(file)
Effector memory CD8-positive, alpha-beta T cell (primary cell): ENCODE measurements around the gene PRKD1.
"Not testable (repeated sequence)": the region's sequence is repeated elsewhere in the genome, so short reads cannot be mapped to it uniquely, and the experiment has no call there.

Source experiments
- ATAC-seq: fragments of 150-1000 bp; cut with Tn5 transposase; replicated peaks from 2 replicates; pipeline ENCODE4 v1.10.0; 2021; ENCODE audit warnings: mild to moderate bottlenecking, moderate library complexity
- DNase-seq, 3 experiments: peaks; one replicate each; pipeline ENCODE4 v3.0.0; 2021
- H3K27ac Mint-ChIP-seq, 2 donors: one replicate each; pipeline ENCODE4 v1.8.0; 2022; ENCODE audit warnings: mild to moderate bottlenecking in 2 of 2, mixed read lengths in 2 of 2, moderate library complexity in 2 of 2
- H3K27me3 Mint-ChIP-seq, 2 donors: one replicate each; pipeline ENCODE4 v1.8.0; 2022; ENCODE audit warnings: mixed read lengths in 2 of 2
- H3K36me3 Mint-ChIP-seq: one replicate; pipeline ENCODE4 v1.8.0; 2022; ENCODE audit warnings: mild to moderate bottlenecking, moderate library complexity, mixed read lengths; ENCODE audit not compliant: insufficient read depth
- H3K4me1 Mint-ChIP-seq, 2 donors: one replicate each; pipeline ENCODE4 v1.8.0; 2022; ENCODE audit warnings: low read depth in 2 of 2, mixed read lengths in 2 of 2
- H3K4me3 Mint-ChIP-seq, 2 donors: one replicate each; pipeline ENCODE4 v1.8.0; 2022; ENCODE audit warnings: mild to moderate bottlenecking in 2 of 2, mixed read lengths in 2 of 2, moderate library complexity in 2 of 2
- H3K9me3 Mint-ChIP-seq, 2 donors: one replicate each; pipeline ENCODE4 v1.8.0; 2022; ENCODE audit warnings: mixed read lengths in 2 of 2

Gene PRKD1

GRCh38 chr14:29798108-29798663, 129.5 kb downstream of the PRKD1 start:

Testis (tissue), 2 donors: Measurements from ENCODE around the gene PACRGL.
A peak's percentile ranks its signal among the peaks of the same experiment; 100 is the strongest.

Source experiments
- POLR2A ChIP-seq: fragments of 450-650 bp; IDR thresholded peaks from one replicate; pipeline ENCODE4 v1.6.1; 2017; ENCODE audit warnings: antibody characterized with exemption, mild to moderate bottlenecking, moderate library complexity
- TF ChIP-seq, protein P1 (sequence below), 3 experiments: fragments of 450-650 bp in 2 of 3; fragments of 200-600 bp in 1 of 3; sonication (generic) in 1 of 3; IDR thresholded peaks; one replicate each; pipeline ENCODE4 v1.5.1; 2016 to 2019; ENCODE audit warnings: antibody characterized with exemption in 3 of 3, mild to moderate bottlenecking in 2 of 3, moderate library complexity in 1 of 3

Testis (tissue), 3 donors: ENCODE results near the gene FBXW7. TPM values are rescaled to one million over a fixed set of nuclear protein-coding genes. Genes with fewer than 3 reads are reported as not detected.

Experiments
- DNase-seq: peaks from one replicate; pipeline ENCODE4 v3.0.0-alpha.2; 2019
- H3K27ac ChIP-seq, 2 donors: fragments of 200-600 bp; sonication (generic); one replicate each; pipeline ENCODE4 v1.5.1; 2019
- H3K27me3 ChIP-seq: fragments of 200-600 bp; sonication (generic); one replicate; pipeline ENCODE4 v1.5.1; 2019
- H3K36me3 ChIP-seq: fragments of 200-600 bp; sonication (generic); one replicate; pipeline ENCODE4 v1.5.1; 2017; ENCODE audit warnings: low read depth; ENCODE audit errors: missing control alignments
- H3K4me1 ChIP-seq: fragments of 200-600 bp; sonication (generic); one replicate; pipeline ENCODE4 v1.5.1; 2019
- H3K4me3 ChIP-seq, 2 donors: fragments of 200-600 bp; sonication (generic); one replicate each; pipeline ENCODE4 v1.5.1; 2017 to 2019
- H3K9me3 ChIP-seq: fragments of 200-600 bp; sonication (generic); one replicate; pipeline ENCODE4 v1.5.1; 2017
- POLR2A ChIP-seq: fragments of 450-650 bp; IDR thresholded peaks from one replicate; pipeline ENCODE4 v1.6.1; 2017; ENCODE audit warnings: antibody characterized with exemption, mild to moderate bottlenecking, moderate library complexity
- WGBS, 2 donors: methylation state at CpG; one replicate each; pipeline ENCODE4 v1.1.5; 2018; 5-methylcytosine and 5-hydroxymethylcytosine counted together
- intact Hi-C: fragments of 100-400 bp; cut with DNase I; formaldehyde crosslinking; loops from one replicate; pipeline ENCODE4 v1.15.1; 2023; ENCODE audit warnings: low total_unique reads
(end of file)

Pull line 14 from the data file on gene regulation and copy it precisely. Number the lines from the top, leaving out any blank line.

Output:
Testis (tissue), 2 donors: Measurements from ENCODE around the gene PACRGL.